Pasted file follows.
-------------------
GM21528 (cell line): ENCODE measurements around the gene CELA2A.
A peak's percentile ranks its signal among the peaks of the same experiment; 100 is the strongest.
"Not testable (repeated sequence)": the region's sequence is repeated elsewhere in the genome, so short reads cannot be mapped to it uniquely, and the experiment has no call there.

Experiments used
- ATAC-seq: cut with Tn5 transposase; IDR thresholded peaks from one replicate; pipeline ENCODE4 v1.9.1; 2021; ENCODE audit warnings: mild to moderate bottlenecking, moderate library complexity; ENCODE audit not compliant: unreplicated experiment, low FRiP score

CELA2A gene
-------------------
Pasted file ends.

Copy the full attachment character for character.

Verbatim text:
GM21528 (cell line): ENCODE measurements around the gene CELA2A.
A peak's percentile ranks its signal among the peaks of the same experiment; 100 is the strongest.
"Not testable (repeated sequence)": the region's sequence is repeated elsewhere in the genome, so short reads cannot be mapped to it uniquely, and the experiment has no call there.

Experiments used
- ATAC-seq: cut with Tn5 transposase; IDR thresholded peaks from one replicate; pipeline ENCODE4 v1.9.1; 2021; ENCODE audit warnings: mild to moderate bottlenecking, moderate library complexity; ENCODE audit not compliant: unreplicated experiment, low FRiP score

CELA2A gene